| Forward | Back | Up | Map | Glossary | Information |
Einstein's 1916 paper
on General Relativity
In 1916 Einstein expanded his Special Theory to include the effect of gravitation on the shape of space and the flow of time.
This theory, referred to as the General Theory of Relativity, proposed
that matter causes space to curve.
JPEG Image (66K)
The large ball will cause a deformation in the sheet's surface. A baseball dropped onto the sheet will roll toward the bowling ball. Einstein theorized that smaller masses travel toward larger masses not because they are "attracted" by a mysterious force, but because the smaller objects travel through space that is warped by the larger object. Physicists illustrate this idea using embedding diagrams.
Contrary to appearances, an embedding diagram does not depict the three-dimensional "space" of our everyday experience. Rather it shows how a 2D slice through familiar 3D space is curved downwards when embedded in flattened hyperspace. We cannot fully envision this hyperspace; it contains seven dimensions, including one for time! Flattening it to 3D allows us to represent the curvature. Embedding diagrams can help us visualize the implications of Einstein's General Theory of Relativity.
This is a basic postulate of the Theory of General Relativity. It states that a uniform gravitational field (like that near the Earth) is equivalent to a uniform acceleration.
What this means, in effect, is that a person cannot tell the difference between (a) standing on the Earth,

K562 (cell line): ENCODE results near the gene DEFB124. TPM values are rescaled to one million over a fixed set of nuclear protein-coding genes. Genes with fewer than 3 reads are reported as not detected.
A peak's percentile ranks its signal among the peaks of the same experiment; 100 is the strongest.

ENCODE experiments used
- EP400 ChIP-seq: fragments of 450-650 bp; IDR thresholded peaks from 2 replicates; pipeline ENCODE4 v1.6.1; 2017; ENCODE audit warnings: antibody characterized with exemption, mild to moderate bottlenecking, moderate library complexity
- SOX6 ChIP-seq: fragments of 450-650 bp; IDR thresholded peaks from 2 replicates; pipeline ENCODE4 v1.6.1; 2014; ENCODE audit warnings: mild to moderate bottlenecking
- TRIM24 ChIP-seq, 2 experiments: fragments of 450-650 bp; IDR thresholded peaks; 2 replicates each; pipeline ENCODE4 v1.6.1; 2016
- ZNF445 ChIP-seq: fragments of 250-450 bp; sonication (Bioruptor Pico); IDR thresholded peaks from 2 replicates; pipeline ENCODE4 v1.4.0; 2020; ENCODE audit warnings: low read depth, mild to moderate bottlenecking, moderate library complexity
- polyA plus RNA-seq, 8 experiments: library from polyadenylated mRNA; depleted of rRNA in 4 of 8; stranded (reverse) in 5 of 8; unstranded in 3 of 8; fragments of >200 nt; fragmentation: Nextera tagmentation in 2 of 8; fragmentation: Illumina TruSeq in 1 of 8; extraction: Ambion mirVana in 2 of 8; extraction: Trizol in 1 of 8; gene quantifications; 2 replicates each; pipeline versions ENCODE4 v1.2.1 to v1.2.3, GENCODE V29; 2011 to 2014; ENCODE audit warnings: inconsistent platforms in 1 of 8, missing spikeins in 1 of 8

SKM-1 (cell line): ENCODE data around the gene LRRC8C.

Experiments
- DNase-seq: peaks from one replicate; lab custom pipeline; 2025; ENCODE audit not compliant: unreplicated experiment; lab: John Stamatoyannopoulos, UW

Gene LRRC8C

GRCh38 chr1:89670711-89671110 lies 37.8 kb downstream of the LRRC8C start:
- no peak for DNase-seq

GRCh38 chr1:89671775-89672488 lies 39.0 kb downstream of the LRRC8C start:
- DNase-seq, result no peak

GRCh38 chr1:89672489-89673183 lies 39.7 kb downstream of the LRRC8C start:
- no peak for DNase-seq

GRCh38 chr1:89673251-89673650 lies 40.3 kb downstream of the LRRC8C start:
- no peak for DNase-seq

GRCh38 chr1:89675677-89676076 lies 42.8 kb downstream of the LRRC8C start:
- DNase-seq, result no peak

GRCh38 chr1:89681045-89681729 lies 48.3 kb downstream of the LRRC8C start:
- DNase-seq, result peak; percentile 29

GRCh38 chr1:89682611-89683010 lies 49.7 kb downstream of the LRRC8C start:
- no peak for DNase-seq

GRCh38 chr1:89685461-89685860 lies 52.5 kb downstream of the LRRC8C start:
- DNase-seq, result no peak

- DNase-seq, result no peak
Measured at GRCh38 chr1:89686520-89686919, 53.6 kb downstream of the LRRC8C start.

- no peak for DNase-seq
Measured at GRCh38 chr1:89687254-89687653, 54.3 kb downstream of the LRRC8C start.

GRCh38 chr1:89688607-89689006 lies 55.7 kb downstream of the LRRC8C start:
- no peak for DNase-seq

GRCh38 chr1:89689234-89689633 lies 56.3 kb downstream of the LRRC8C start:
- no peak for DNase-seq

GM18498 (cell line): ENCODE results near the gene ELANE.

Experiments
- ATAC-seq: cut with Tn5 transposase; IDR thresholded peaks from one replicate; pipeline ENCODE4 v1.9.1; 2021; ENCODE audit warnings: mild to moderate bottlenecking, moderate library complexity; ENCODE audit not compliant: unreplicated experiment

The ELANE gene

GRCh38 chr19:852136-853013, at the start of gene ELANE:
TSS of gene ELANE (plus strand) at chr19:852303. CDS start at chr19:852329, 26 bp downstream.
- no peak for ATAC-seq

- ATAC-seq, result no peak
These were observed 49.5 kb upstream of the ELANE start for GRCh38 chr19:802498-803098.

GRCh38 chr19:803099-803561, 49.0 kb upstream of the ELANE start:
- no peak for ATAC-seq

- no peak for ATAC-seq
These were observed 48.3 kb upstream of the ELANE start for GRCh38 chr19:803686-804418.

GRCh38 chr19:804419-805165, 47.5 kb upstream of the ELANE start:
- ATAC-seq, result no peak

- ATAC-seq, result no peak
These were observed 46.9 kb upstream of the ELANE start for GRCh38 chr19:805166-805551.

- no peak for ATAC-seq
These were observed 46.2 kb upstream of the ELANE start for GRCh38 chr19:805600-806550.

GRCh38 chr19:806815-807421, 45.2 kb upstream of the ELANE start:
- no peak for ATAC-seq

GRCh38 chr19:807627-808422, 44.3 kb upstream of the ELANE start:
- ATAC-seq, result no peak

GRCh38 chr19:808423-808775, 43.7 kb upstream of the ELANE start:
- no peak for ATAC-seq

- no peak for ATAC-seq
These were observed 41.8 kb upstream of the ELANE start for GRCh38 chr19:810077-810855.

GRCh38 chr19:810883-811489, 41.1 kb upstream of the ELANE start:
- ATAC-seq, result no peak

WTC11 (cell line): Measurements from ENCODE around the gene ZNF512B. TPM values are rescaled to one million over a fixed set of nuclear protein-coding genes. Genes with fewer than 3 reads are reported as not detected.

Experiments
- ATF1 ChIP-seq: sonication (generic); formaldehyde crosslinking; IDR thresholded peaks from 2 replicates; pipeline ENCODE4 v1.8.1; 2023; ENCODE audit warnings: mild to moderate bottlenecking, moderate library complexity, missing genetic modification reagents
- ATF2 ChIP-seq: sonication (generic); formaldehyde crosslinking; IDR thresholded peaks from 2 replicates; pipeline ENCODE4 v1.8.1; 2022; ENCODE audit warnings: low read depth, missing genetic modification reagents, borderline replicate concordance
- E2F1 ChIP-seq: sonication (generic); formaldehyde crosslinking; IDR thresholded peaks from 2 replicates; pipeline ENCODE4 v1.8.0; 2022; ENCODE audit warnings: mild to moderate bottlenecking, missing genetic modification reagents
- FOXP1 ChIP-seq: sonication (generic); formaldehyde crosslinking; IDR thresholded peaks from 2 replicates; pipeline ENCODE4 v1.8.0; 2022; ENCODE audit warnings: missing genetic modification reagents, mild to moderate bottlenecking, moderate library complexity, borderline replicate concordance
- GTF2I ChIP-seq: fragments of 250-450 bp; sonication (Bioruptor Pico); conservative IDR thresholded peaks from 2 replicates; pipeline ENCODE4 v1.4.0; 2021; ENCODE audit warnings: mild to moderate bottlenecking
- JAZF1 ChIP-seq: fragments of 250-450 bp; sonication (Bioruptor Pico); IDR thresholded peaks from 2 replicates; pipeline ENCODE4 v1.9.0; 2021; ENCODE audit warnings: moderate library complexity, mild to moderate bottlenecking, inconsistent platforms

feeling the effects of gravity as a downward pull and (b) standing in a very smooth elevator
that is accelerating upwards at just the right rate of exactly 32 feet per second squared.
JPEG Image (66K)
In both cases, a person would feel the same downward pull of gravity. Einstein asserted that these effects were actually the same. A far cry from Newton's view of gravity as a force acting at a distance!
When "generalized" to include gravitation, the equations of relativity predict that gravity, or the curvature of spacetime by matter, not only stretches or shrinks distances (depending on their direction with respect to the gravitational field) but also w ill appear to slow down or "dilate" the flow of time.
In most circumstances in the universe, such time dilation is miniscule, but it can become very significant when spacetime is curved by a massive object such as a black hole. For example, an observer far from a black hole would observe time passing extremely slowly for an astronaut falling through the hole's boundary. In fact, the distant observer would never see the hapless victim actually fall in. His or her time, as measured by the observer, would appear to stand still. The slowing of time near a very simple black hole has been simulated on supercomputers at NCSA and visualized in a computer-generated animation.
Rest assured that the next section will further illuminate your grasp of relativity -- without math overload!
Forward to The Einstein Field Equations
Return to What's So Special About Relativity?
Up to Einstein's Legacy